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Will Self-driving Cars Kill the Luxury Car, and Car Ownership Itself?
As driverless cars gain increasing acceptance among the public, what social values, industries, and activities will be displaced, or even made as obsolete as car ownership itself?
Dreams of the driverless car are primarily focused on how the robotic technology will usher in a new era of safe, seamless transportation. Less discussed is what social values, industries, and activities will be displaced or made obsolete.
Consider luxury. The luxury car of 2016 looks very different than it did ten years ago. Today, luxury in the automobile is defined more by software than horsepower. What I mean specifically is the introduction of advanced driver assistance systems in high-tech, high style and high priced vehicles — tools like adaptive cruise control, collision avoidance, lane change, turning, and parking assistance. These sorts of technologies contain the promise of making driving safer than it’s ever been. But because they come at a significant price, automakers feel more at ease lumping them in with a bevy of luxury features rather than implementing them into — and raising the cost of — their entry-level models.
In and of themselves, the current crop of driver assistance technologies may not seem overwhelmingly exciting. A warning beep from the console that tells you when you’re about to back into a light pole is plenty useful, sure, but mundane in its usefulness. Yet these sorts of tools are the baby steps, so to speak, toward more comprehensive autonomous vehicle technologies (i.e. self-driving cars), and toward social acceptance of such technologies. They are both a way for developers to refine the technology and for consumers to grow used to the idea of a computer taking over the act of driving.
The irony is that these “luxury” technologies may be the beginning of the end of the luxury vehicle itself -- and the end of personal vehicle ownership altogether.
When the brightest-eyed autonomous vehicle advocates talk about self-driving cars transforming society as we know it, what they’re imagining, first and foremost, is the death of car ownership.
Here’s their vision: with self-driving cars on the roads en masse (and a smartphone in everyone’s pocket), a person simply orders a car to her door, rather than keeping one in her driveway. Parking becomes obsolete, allowing for a transformation of the design of urban spaces. The number of cars on the road massively decreases, reducing, if not eliminating, vehicle congestion and pollution. Automotive transport becomes a public utility, paid for monthly, as one pays an electric bill. Taken together, our society’s very notion of what the car is fundamentally changes.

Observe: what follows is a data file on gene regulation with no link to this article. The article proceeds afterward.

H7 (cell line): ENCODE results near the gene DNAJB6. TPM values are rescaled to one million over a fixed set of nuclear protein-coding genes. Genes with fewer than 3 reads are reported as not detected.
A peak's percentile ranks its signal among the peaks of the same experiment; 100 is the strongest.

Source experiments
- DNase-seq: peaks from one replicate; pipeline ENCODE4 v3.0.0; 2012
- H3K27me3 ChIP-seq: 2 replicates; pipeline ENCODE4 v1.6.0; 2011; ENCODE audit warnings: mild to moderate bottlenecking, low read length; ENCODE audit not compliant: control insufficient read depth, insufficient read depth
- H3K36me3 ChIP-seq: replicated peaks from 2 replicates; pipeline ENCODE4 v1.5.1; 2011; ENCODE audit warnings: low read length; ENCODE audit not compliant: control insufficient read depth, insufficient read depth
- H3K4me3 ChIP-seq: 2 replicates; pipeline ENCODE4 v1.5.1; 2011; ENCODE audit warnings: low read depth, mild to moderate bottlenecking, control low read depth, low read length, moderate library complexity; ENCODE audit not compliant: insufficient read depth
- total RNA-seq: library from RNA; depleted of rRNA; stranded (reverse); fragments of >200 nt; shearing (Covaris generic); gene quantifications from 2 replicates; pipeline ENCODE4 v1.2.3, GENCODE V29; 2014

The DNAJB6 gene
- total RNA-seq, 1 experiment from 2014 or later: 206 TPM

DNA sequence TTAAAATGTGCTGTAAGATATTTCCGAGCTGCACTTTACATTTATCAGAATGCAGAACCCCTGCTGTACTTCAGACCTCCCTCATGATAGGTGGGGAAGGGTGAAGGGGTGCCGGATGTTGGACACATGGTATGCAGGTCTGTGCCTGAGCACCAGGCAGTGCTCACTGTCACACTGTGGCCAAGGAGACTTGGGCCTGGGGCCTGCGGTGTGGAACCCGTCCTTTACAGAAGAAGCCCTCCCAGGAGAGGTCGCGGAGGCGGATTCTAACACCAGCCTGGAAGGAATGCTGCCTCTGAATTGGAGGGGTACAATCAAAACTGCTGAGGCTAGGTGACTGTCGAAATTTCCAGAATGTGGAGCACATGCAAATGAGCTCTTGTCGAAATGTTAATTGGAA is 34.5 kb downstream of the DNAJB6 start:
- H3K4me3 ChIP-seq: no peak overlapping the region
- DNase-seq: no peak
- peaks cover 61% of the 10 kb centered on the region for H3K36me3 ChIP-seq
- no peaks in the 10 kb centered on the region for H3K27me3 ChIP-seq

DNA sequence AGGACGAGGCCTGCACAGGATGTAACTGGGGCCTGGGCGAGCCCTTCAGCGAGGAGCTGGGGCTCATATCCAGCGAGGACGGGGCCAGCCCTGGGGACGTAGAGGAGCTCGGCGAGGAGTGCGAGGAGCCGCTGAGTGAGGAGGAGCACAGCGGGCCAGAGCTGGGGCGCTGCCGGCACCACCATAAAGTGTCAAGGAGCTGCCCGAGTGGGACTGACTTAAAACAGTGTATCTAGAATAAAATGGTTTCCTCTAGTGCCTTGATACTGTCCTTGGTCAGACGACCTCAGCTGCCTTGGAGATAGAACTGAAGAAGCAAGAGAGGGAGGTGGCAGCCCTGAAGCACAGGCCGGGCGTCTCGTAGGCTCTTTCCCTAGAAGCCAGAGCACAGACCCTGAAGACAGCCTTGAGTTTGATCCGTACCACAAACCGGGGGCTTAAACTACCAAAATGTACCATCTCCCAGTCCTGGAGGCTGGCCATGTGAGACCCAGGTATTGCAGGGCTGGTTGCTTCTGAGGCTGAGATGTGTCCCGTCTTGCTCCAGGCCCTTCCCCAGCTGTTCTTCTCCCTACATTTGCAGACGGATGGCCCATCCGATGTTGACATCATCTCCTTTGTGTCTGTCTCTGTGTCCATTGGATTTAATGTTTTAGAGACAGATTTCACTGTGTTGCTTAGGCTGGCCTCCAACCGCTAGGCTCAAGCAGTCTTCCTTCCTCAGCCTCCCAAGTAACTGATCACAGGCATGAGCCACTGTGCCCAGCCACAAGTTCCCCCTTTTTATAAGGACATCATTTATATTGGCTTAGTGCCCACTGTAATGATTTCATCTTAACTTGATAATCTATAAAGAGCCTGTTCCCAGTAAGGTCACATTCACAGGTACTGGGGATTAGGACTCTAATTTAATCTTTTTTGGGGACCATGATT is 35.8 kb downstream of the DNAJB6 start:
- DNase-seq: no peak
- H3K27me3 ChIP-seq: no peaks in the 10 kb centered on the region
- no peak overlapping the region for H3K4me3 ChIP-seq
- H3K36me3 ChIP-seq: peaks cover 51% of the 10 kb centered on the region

One small part of this revolution may well be the end of the luxury vehicle. If automotive transport becomes a basic utility a la electricity, water or cable, it grows difficult to imagine people paying a premium for it. On the other hand, ride-hailing services — essentially the prototypes of the futurist vision described above — already offer luxury options like Uber Black and Lyft Premier. The question is whether our association of the automobile with status will disappear if cars no longer belong to anyone or offer the option (and for some, the joy) of personal control.
The automotive industry cannot be keen on this idea. The end of vehicle ownership would severely reduce the number of car sales in the U.S., luxury or otherwise, and shrink the automotive manufacturing sector. Vehicle sales, in part, rely on the inherent inefficiency of having your second largest purchased asset parked waiting to fulfill your next mobility desire. Shared car services keep the fleet moving and relieve individuals from the need to make an investment in parked steel and polymer. Yet automakers are pushing toward autonomous cars even as the industry likely has no desire to move toward a world with fewer personal vehicles. Perhaps they hope that the latter revolution will not accompany the former technological leap; perhaps they choose not to look that far into the very distant, very hazy future; or perhaps they simply accept that such a disruption, if it comes, will be inevitable. At any rate, though, the industry will not be destroyed by the self-driving car. It will be merely reinvented from manufacturing giants and automobile sales distributors to technology manufacturers, software distributors and mobility service providers.